HMD Asks Us to Pause

Safia Mohamed, J1 Writer

Holocaust Memorial Day is a day to pause and remember the millions of people who were murdered during the Holocaust in WW2. A gathering and remembrance. It is also the anniversary of the liberation of Auschwitz Birkenau, the largest Nazi death camp.

“Yes I do. It is about remembering when the Nazi’s killed the Jews and remembering their deaths,” said Fadumo Mohamed.

In 2005, the United Nations designated Jan. 27 as an international day of commemoration in memory of the victims of the Holocaust. People are to honor the survivors of these regimes and challenge themselves to use the lessons of their experience to inform lives today.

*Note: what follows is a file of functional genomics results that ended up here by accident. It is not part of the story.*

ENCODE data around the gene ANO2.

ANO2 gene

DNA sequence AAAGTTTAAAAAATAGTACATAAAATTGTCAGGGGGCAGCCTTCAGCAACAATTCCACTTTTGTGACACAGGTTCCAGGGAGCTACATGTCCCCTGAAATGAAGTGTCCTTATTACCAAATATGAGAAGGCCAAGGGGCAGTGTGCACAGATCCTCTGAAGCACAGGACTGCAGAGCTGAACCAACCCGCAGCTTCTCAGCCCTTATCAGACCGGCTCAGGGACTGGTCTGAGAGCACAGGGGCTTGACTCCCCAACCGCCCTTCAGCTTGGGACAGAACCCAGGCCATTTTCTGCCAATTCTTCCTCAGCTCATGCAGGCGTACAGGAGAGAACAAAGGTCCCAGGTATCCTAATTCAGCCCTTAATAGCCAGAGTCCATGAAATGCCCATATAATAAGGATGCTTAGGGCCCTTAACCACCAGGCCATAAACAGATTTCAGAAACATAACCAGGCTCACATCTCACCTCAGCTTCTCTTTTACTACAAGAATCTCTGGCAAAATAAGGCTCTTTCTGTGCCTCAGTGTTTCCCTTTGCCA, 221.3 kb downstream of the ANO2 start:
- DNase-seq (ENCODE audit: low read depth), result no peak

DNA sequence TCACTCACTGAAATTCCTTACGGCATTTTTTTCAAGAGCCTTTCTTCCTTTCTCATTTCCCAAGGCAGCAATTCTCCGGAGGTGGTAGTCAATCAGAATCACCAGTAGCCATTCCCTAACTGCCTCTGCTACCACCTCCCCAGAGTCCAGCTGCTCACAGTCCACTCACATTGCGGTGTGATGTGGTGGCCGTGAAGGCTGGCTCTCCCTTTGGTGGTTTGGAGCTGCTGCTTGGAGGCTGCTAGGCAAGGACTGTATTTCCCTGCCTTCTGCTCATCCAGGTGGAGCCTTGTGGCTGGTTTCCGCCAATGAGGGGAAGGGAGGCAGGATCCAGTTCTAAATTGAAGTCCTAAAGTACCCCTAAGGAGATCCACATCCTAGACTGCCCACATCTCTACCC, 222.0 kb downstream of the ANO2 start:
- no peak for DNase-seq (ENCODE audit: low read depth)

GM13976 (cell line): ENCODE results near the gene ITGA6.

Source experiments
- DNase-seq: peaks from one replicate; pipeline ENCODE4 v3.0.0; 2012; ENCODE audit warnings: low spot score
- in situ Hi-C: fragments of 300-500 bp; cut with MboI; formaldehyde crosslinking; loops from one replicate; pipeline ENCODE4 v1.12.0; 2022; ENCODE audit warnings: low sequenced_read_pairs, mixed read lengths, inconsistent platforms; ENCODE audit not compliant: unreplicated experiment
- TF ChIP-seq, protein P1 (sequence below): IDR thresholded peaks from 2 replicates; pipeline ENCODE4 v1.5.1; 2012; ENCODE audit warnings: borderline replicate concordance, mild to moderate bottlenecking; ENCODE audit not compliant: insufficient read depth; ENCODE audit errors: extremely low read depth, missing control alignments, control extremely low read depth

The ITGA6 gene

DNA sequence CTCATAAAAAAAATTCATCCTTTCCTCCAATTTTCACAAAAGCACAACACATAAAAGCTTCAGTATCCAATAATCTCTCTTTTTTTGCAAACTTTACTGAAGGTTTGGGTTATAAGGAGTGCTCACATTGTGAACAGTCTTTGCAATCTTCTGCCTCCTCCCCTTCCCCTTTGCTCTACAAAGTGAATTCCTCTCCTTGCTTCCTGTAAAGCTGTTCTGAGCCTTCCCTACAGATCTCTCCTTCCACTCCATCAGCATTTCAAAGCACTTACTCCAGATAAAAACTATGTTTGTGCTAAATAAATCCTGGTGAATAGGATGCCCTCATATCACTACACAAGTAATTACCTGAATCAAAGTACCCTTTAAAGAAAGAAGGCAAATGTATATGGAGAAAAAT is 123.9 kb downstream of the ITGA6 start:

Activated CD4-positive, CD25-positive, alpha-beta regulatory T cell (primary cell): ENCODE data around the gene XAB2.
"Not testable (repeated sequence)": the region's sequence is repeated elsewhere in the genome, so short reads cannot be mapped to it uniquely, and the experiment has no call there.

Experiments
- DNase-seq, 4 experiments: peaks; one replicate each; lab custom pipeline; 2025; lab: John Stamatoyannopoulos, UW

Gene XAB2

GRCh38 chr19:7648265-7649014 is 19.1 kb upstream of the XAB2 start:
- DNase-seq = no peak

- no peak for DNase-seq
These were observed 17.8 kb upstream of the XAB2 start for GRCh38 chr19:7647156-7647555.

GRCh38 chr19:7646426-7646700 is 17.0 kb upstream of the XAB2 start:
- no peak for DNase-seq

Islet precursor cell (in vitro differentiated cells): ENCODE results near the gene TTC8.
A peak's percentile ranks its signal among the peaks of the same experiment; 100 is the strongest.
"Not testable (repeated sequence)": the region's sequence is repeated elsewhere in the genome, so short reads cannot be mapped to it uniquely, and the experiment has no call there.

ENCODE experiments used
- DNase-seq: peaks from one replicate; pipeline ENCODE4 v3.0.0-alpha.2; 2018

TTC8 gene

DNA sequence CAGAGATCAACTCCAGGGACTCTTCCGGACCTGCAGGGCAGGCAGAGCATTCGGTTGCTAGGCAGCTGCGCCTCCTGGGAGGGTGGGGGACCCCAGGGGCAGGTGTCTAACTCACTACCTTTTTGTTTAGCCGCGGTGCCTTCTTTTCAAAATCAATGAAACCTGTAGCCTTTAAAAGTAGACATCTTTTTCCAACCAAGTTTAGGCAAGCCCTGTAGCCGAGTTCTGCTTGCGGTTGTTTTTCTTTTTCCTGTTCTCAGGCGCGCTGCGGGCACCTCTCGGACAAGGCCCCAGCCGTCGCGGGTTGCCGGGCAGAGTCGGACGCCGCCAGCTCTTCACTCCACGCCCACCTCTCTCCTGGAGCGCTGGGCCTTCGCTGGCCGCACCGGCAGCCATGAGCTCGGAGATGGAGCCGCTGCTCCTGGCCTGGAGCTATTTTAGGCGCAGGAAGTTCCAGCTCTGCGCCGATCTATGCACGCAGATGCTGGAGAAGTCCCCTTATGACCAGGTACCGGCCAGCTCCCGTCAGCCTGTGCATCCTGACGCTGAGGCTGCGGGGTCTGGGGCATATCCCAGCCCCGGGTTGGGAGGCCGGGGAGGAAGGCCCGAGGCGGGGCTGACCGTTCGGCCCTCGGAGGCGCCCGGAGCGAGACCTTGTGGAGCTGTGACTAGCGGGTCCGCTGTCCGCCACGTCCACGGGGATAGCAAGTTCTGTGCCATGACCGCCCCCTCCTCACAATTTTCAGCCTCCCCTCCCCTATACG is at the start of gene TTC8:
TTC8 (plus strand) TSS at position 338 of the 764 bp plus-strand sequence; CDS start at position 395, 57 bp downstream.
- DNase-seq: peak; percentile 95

Although Hitler wanted to create a super race of Arians, he himself wasn’t an Aryan. He and his Nazi army killed six million Jews, people with disabilities, the old, the weak, people with addictions, people who were attracted to their own sex and people who were a different race or ethnicity. All of them killed on sight or in death camps.

This day is globally known worldwide as an observation and not just a public holiday. The U.N. organizes and supports events for this day such as; concerts by musicians who have survived the Holocaust, art exhibitions influenced by the Holocaust, a special theme every year, and much more.

White roses are also an important factor during Holocaust Memorial Day. It is used to represent peace, freedom, and remembrance. It reminds people of the white rose, a non-violent resistance movement that was achieved in Germany from June 1942 to February 1943. Also these flowers in the U.S. and U.K. symbolize the investigation, remembrance, and prevention of genocide. This is why the United Nations urges every member state to honor victims of the Nazi era and to develop educational programs to help prevent future genocides.

“The holocaust was a major event in history. It should be remembered,” Mohamed said.